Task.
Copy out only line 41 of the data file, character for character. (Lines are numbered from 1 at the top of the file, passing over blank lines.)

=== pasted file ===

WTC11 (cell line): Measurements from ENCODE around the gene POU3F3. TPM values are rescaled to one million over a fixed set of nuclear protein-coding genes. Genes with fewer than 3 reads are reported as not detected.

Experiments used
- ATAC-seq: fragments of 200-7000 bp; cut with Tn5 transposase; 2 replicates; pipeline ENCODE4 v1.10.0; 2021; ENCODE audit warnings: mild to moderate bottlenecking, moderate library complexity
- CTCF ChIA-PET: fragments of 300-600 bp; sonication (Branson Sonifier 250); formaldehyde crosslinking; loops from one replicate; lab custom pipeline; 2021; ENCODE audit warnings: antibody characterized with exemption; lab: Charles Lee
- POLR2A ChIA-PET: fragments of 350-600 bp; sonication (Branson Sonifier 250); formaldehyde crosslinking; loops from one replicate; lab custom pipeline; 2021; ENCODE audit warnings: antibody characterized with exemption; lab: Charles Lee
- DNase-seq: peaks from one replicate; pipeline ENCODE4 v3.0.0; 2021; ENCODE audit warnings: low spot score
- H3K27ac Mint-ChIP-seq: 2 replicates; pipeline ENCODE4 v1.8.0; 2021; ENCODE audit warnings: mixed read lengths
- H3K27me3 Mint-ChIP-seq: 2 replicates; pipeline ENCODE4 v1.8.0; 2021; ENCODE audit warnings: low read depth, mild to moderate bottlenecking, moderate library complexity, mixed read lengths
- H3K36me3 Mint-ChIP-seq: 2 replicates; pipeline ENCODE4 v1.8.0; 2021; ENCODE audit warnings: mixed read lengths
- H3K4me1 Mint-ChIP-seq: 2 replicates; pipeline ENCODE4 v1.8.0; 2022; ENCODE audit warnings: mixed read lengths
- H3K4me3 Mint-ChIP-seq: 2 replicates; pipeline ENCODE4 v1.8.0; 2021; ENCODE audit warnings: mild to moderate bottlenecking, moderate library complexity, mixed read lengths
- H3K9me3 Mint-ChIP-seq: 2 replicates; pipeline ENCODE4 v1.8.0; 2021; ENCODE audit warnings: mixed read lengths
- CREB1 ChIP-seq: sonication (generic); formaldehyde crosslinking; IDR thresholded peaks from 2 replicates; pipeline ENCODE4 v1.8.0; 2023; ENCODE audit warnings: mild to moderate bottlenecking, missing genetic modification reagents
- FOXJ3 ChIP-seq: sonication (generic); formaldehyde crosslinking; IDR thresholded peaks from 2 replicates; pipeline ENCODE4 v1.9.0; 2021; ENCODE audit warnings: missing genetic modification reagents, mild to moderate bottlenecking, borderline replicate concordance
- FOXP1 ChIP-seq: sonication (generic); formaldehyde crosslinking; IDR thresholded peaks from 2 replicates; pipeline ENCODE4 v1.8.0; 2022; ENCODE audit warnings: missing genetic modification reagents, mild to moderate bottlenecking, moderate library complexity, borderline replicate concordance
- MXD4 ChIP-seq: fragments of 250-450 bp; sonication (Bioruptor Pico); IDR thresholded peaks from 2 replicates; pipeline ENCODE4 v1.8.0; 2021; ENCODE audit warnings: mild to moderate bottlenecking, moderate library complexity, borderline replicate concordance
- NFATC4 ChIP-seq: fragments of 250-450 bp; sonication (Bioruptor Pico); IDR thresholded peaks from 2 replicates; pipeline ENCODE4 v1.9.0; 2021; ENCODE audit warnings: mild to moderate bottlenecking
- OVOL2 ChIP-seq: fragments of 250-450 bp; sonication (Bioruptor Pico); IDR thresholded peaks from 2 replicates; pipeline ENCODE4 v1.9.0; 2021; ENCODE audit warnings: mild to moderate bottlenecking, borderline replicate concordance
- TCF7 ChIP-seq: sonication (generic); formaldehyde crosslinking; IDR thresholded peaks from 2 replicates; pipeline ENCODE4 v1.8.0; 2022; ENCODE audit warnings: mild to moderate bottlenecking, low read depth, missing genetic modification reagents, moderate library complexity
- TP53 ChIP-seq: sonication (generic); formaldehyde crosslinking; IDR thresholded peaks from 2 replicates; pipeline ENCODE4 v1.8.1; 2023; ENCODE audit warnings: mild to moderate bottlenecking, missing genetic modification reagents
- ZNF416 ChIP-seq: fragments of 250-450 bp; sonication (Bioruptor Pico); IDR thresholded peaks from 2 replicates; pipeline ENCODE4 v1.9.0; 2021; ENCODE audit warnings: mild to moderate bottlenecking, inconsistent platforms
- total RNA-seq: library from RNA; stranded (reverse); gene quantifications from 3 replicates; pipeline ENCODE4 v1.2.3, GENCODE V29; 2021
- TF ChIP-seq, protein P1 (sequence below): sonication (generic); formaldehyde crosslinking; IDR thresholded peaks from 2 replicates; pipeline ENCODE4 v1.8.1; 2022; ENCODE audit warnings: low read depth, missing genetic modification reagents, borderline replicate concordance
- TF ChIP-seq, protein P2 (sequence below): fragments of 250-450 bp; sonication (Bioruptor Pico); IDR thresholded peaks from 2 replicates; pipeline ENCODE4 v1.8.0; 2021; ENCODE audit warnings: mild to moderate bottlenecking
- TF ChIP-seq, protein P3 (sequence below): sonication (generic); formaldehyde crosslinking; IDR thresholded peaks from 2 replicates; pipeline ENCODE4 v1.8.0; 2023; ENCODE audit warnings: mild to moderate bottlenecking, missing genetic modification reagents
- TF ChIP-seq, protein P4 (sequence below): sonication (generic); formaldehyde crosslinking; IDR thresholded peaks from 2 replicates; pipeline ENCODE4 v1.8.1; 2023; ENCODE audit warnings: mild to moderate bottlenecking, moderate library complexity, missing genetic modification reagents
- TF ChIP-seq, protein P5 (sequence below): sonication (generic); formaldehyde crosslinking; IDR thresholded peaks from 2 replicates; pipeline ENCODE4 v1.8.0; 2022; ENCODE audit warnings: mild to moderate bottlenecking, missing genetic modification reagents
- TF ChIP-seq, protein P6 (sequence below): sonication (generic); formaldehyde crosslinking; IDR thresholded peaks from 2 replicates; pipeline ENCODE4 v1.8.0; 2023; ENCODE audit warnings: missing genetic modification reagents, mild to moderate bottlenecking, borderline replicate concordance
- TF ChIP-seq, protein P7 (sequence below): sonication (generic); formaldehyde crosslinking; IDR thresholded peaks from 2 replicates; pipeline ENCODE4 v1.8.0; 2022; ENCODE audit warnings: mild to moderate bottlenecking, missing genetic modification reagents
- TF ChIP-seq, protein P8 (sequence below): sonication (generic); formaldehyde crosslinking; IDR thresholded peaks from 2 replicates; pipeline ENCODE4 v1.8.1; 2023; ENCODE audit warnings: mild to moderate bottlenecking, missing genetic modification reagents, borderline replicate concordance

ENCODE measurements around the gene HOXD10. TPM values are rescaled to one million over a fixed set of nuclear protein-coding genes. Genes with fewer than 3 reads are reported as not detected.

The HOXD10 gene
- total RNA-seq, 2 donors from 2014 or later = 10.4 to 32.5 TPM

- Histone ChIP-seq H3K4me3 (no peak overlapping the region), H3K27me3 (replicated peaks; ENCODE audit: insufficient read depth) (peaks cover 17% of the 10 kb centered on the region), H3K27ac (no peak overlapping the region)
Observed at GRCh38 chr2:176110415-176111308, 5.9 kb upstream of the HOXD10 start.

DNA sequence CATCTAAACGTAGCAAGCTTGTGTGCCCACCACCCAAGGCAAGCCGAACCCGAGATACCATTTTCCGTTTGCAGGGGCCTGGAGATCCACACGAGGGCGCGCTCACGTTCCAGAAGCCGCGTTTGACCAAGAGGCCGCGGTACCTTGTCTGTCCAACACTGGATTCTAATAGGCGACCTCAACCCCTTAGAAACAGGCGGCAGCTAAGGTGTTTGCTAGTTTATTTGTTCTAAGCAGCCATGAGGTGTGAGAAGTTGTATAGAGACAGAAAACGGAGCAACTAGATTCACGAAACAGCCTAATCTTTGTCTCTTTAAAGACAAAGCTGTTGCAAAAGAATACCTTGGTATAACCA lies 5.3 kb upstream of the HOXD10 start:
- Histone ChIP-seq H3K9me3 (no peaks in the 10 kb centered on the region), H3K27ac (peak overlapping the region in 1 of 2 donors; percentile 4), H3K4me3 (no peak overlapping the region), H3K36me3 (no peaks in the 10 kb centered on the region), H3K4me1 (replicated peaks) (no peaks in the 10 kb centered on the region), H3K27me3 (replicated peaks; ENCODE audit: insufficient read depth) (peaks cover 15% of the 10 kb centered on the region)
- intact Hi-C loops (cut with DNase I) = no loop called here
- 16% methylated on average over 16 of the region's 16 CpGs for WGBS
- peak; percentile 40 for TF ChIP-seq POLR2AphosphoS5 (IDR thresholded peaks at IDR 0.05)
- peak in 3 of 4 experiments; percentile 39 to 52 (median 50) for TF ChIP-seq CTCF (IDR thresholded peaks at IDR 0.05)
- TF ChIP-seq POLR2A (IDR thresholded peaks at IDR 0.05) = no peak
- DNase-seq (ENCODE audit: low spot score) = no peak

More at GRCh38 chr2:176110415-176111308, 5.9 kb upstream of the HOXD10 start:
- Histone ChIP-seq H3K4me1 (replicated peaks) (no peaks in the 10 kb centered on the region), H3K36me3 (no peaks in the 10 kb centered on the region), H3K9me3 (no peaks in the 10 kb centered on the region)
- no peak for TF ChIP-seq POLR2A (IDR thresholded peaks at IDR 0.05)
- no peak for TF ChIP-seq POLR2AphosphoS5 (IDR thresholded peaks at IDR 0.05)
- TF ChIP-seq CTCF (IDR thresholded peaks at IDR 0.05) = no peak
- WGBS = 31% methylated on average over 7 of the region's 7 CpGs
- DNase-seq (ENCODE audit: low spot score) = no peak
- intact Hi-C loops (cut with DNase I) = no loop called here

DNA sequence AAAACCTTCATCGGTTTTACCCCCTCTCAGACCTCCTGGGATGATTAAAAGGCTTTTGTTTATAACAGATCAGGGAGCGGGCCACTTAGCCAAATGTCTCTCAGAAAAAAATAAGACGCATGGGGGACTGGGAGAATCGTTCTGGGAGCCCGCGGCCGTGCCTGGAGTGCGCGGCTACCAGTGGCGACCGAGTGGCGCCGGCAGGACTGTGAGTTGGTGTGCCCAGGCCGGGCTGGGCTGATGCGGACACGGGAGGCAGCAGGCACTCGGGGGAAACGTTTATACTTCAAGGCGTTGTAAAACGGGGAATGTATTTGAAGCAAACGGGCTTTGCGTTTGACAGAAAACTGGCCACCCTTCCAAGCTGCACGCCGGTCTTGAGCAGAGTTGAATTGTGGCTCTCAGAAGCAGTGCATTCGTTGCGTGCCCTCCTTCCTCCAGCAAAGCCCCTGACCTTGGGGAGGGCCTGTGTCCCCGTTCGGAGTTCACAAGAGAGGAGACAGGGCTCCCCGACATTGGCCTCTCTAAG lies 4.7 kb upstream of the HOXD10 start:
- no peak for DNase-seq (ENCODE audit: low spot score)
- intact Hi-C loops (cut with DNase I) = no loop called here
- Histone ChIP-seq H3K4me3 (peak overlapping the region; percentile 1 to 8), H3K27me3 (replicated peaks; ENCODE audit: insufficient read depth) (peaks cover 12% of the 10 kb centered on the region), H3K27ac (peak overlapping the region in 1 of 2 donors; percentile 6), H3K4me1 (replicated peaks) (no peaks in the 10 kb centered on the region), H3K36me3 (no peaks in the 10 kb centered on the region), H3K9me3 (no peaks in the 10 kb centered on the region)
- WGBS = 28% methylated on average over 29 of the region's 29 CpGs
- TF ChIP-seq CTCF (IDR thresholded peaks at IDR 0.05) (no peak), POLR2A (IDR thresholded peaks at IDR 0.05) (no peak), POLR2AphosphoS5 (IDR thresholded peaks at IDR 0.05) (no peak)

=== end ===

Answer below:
- peak in 3 of 4 experiments; percentile 39 to 52 (median 50) for TF ChIP-seq CTCF (IDR thresholded peaks at IDR 0.05)